• Make your favorite meal! Share it with the people you’ve met as a way to positively talk about and share memories of home. You could also watch a tv show or movie with people. For Halloween I organized a movie night in my house to watch Hocus Pocus, Nightmare Before Christmas, and Corpse Bride, which helped me feel better about not being home.
Sharing Halloween Traditions
Sharing Halloween Traditions

-Check your Privilege-

This “p” word tends to turn people off, but I think abroad is a time to reflect on where you come from. This reflection can bring up bouts of homesickness, but it is important to map your growth. Think about what things you are missing and consider if they are really necessities worth whining over. Also, recognize that people you meet are going to have distinctive experiences, come from diverse places, and potentially have very different outlooks than you. If you feel out of place because of this, don’t worry! This is also ordinary. Here are a few ways to handle this:

  • Take a moment to recognize that it is OKAY for people to be different than you, it makes the world more interesting. Living with 15 people from all over the world in my house, view points can be very different! But take advantage of this. I have learned so much about the politics of the EU, European immigration, and even capitalist theory, topics I would probably never read about or take courses on, but have now explored in a bit of depth.
  • Don’t make other people feel stupid for not having the same experiences as you. If there is something you think most people know, even silly things like chocolate chip cookies or Dr. Seuss, don’t belittle someone for not having knowledge about them. (I have seen Americans do this and it just makes you look more foolish)
  • Keep a journal. Even something basic, where every day you write down one thing that you learned to think about differently or something someone said that challenged a belief. I have personally started this, and it is a great way to remain open to new ideas, as you can search for things to write in your journal!

*Also remember that many people who would like to go abroad don’t have that opportunity, so you are privileged in going and should not take that for granted* 🙂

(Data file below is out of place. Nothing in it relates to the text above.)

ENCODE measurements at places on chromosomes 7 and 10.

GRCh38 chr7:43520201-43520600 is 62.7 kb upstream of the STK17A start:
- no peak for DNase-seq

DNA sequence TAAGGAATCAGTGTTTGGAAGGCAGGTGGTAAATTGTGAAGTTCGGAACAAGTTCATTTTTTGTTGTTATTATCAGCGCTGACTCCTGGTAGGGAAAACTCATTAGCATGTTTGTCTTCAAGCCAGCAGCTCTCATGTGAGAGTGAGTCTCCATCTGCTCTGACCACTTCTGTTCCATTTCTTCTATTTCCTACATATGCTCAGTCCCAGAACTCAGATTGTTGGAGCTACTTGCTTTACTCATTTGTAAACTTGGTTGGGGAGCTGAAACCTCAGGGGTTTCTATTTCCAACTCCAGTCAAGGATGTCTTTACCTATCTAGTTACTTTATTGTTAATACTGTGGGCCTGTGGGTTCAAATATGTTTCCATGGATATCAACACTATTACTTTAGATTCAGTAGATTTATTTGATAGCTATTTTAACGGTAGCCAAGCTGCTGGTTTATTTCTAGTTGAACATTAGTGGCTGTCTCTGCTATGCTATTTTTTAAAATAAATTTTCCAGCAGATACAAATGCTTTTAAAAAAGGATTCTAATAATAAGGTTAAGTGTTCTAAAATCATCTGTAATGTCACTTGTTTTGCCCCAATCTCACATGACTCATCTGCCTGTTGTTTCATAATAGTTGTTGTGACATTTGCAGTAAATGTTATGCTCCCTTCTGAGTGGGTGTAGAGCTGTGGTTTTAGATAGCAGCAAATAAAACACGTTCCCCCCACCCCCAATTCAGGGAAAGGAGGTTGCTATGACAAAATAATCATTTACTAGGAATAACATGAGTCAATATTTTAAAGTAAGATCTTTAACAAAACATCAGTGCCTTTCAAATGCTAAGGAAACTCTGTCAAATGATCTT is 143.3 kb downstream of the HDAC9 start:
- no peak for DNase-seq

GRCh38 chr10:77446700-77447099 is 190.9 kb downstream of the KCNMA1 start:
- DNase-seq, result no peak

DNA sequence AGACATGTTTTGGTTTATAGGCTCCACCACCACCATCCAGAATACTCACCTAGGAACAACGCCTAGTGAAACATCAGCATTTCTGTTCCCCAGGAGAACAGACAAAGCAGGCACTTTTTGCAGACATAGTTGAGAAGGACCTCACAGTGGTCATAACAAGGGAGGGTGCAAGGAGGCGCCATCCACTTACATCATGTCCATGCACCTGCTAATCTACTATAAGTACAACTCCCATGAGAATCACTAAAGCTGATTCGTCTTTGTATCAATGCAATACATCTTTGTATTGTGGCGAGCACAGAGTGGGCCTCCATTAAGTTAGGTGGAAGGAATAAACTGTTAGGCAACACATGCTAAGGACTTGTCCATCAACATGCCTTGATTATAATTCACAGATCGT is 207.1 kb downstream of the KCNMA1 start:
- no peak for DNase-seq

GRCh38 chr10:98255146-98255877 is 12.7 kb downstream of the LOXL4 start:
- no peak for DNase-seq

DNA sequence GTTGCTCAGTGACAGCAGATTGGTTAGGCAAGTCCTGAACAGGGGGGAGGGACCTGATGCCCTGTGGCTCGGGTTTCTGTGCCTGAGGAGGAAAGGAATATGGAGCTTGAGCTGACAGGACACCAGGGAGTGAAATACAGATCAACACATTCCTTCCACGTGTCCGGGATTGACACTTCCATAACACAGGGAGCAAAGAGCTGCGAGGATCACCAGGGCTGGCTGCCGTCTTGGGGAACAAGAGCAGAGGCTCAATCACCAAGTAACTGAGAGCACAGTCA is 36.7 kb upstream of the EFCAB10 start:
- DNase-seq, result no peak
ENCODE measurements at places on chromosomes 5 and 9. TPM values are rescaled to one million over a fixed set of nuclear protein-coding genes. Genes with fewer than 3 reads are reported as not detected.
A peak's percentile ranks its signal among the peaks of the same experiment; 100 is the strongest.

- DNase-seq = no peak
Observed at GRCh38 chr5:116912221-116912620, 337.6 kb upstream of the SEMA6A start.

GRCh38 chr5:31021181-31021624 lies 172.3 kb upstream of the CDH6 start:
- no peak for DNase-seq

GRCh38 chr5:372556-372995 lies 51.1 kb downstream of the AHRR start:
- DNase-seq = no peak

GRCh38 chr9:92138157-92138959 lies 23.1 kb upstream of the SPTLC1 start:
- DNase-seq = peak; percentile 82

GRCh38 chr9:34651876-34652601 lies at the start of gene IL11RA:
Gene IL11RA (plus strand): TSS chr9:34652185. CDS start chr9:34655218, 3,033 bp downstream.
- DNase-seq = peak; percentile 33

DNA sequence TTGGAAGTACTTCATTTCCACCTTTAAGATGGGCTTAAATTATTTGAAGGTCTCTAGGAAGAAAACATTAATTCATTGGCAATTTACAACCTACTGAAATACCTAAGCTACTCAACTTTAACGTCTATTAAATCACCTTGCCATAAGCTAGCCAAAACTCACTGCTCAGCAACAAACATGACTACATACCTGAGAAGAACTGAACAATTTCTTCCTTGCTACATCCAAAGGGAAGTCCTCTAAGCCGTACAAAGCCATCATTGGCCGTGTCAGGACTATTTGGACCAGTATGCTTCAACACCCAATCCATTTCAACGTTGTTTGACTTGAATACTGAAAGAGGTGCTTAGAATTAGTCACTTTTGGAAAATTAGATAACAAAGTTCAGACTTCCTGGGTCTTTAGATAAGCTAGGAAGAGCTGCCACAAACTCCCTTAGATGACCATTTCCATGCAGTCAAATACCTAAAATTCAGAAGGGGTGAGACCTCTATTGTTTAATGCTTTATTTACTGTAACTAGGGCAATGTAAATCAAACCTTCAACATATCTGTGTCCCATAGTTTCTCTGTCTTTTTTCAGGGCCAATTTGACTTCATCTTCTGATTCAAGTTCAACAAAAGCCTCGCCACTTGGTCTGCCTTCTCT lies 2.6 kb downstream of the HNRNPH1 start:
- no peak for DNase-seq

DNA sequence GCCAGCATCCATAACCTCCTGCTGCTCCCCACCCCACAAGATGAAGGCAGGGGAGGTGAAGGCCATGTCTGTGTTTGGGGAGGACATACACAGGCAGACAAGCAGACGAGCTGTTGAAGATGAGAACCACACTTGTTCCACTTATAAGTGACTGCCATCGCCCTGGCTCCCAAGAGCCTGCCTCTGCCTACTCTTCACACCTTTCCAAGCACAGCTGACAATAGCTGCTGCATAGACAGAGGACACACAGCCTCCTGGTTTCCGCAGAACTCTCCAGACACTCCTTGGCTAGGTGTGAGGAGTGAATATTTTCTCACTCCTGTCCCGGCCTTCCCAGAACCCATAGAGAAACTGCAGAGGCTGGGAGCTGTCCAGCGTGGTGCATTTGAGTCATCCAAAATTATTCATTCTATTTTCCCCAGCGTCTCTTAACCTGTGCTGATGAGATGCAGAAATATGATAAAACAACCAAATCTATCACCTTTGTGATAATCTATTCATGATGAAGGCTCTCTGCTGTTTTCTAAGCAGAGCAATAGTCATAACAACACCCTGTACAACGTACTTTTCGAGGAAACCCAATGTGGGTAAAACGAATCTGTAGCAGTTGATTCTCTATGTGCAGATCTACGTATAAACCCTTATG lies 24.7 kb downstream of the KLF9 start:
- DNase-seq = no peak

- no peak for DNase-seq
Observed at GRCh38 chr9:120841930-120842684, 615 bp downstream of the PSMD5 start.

-Take Advantage of the New-

Abroad is not about doing things the way you have always done them. This is the most important thing to remember when mentally preparing for your trip. Things are going to be different! Sights, sounds, foods, people, will all present chances to get out of your comfort zone. But don’t mope about what your new local doesn’t have, instead delight in the new!

  • Try cooking new meals, buying different things from the grocery store or market, or just eating different food in general. It is not the time to be picky! Food is a bonding time for many cultures and it can offer you insight into greater pieces of the new world you’re in if you eat the food.
  • Words, words, words. I am in a country which speaks English, but the accent can sometimes be a challenge. Try to be comfortable with the new language or accent around you! When you get back to the states it will sound so plain, this is the time to love the different sounds.
  • Moping or complaining about the differences gets you nowhere. Try to have a mindset that allows you to enjoy the differences, rather than constantly contrasting them.
  • Get involved! Attend campus events you may not  go to at DU or join a new club. Belfast is filled with active school groups and they offer open activities to the whole campus!
Attending an open stage night hosted by Queen's Players was new, but I loved it!
Attending an open stage night hosted by Queen’s Players was new, but I loved it! Belfast really supports its local arts!

– Jessie GG, DUSA Blogger